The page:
2010-2020, An Energy Odyssey

With the advent of 2010 California stands only a decade away from 2020 when, according to plan, the state should be producing a full 33 percent of its electricity from renewable sources. That unrealistic goal will be tough to achieve by any standard but a new proposal by Sen. Dianne Feinstein could make it harder for California to deploy its own natural assets in the energy cause.

Feinstein’s proposal establishes two new “monuments” covering nearly a million acres in the Mojave desert, in an area the Bush administration had included for renewable energy projects. Backers of alternative energy were looking to the Mojave to provide a major part of California’s 33 percent goal.

High-profile environmentalist Robert F. Kennedy Jr. calls the Mojave area “arguably the best solar land in the world,” and he may well be right. Beyond the scorching temperatures, the Mojave is relatively close to Los Angeles, so transferring the power to a major population center is not a huge problem. Unlike other kinds of power, solar energy follows the power demands of air conditioning, which gets heavy mid-day use in most of southern California.

That is an ideal feature for the Golden State but some object to desert solar energy plants on aesthetic grounds, similar to the opposition to offshore windmills near Cap Cod. According to solar energy backers who met with Senator Feinstein, she was concerned about “the visual effect of huge solar farms on Route 66,” the highway that runs through the desert.

The senator’s proposal has already nixed some wind farms and solar plants in the Mojave region. Private firms and utilities such as Pacific Gas and Electric expressed disappointment over the proposal. So did Patrick Kennedy, who told reporters that Sen. Feinstein “shouldn’t be allowed to take this land off the table without a proper and scientific environmental review.” Karen Douglas of the California Energy Commission is on record that “the very existence of the monument proposal has certainly chilled development within its boundaries.”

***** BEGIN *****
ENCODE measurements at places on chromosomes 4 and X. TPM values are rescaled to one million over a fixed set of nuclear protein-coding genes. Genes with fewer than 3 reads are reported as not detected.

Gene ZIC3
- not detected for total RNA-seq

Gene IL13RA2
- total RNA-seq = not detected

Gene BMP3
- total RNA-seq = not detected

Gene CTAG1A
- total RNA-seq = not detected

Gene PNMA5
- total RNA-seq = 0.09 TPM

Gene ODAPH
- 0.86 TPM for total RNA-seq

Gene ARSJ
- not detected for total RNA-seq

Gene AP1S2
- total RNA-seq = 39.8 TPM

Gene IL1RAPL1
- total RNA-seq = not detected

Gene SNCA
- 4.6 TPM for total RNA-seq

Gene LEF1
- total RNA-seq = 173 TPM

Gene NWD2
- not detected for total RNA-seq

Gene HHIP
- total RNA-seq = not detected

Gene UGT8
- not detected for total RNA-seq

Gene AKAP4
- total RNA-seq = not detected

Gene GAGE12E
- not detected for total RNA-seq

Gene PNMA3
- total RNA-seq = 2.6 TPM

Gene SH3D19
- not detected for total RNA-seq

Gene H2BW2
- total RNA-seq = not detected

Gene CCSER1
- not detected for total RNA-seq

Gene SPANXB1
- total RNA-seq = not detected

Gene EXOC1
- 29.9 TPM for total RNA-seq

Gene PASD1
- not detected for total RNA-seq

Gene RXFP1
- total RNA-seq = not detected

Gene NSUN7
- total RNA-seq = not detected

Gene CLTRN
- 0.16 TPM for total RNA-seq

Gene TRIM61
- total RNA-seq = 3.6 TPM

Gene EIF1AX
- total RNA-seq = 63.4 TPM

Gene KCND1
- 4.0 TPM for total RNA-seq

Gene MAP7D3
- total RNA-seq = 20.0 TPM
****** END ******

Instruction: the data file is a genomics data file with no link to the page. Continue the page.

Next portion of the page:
Marc D. Joseph of California Unions for Reliable Energy told reporters that the Feinstein proposal, “seems the wrong approach to where solar should go and where it shouldn’t go.” John White of the Sacramento-based Center for Energy Efficiency and Renewable Technologies said “if you take a million acres off the table, what are you going to replace it with?”

Good question. Some observers think that the Feinstein proposal will spur the search for new sites. For her part, Sen. Feinstein is showing some flexibility and hinting at using military property for energy purposes, including some three million acres in the desert. Other Bureau of Land Management (BLM) sites will reportedly be available. While everything shakes out in the desert, it wouldn’t hurt to consider other energy sources.

According to news reports, the French company Areva and some California investors have signed a letter of intent to build one or two nuclear power plants near Fresno. This effort shows that demand for energy remains high, and that energy entrepreneurs are seeking ways to increase supply if allowed to do so. The Areva team is up against a law that bans new nuclear plants until the federal government resolves storage problems for nuclear waste.

In the meantime, politicians should set realistic goals and put California’s energy needs above global grandstanding. Politicians should not promote renewable energy then throw regulatory obstacles in its way. Renewable energy is of course worth pursuing, but as Tom Tanton points out in Top 10 Energy Myths, such sources are not close to replacing conventional energy sources. Those too could do with less regulation, not more.

Nothing contained in this blog is to be construed as necessarily reflecting the views of the Pacific Research Institute or as an attempt to thwart or aid the passage of any legislation.

Scroll to Top